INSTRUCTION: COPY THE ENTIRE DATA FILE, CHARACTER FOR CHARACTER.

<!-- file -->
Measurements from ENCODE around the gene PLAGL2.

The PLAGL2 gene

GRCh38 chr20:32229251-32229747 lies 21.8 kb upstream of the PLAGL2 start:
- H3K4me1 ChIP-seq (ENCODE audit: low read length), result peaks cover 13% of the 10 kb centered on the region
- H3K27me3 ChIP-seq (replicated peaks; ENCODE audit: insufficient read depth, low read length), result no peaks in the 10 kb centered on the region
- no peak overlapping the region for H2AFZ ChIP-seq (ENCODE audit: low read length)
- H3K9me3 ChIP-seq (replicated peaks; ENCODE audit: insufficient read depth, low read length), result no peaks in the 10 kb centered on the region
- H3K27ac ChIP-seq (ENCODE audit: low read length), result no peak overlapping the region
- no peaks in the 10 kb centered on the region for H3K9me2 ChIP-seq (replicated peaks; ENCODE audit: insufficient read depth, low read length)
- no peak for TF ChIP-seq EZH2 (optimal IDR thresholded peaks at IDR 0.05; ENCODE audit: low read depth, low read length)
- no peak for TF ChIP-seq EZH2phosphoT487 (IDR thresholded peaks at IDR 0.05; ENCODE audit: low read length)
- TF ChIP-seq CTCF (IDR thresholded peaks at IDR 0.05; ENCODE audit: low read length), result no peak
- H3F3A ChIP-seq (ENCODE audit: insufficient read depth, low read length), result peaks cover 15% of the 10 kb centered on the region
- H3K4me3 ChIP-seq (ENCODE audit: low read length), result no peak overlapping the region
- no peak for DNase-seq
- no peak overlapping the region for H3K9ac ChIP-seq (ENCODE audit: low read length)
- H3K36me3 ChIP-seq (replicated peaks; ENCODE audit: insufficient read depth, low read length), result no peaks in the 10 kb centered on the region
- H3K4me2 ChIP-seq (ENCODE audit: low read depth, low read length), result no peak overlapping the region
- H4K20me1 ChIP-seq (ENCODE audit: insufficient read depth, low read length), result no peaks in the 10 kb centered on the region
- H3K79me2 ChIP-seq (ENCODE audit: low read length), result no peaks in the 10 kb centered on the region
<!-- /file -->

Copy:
Measurements from ENCODE around the gene PLAGL2.

The PLAGL2 gene

GRCh38 chr20:32229251-32229747 lies 21.8 kb upstream of the PLAGL2 start:
- H3K4me1 ChIP-seq (ENCODE audit: low read length), result peaks cover 13% of the 10 kb centered on the region
- H3K27me3 ChIP-seq (replicated peaks; ENCODE audit: insufficient read depth, low read length), result no peaks in the 10 kb centered on the region
- no peak overlapping the region for H2AFZ ChIP-seq (ENCODE audit: low read length)
- H3K9me3 ChIP-seq (replicated peaks; ENCODE audit: insufficient read depth, low read length), result no peaks in the 10 kb centered on the region
- H3K27ac ChIP-seq (ENCODE audit: low read length), result no peak overlapping the region
- no peaks in the 10 kb centered on the region for H3K9me2 ChIP-seq (replicated peaks; ENCODE audit: insufficient read depth, low read length)
- no peak for TF ChIP-seq EZH2 (optimal IDR thresholded peaks at IDR 0.05; ENCODE audit: low read depth, low read length)
- no peak for TF ChIP-seq EZH2phosphoT487 (IDR thresholded peaks at IDR 0.05; ENCODE audit: low read length)
- TF ChIP-seq CTCF (IDR thresholded peaks at IDR 0.05; ENCODE audit: low read length), result no peak
- H3F3A ChIP-seq (ENCODE audit: insufficient read depth, low read length), result peaks cover 15% of the 10 kb centered on the region
- H3K4me3 ChIP-seq (ENCODE audit: low read length), result no peak overlapping the region
- no peak for DNase-seq
- no peak overlapping the region for H3K9ac ChIP-seq (ENCODE audit: low read length)
- H3K36me3 ChIP-seq (replicated peaks; ENCODE audit: insufficient read depth, low read length), result no peaks in the 10 kb centered on the region
- H3K4me2 ChIP-seq (ENCODE audit: low read depth, low read length), result no peak overlapping the region
- H4K20me1 ChIP-seq (ENCODE audit: insufficient read depth, low read length), result no peaks in the 10 kb centered on the region
- H3K79me2 ChIP-seq (ENCODE audit: low read length), result no peaks in the 10 kb centered on the region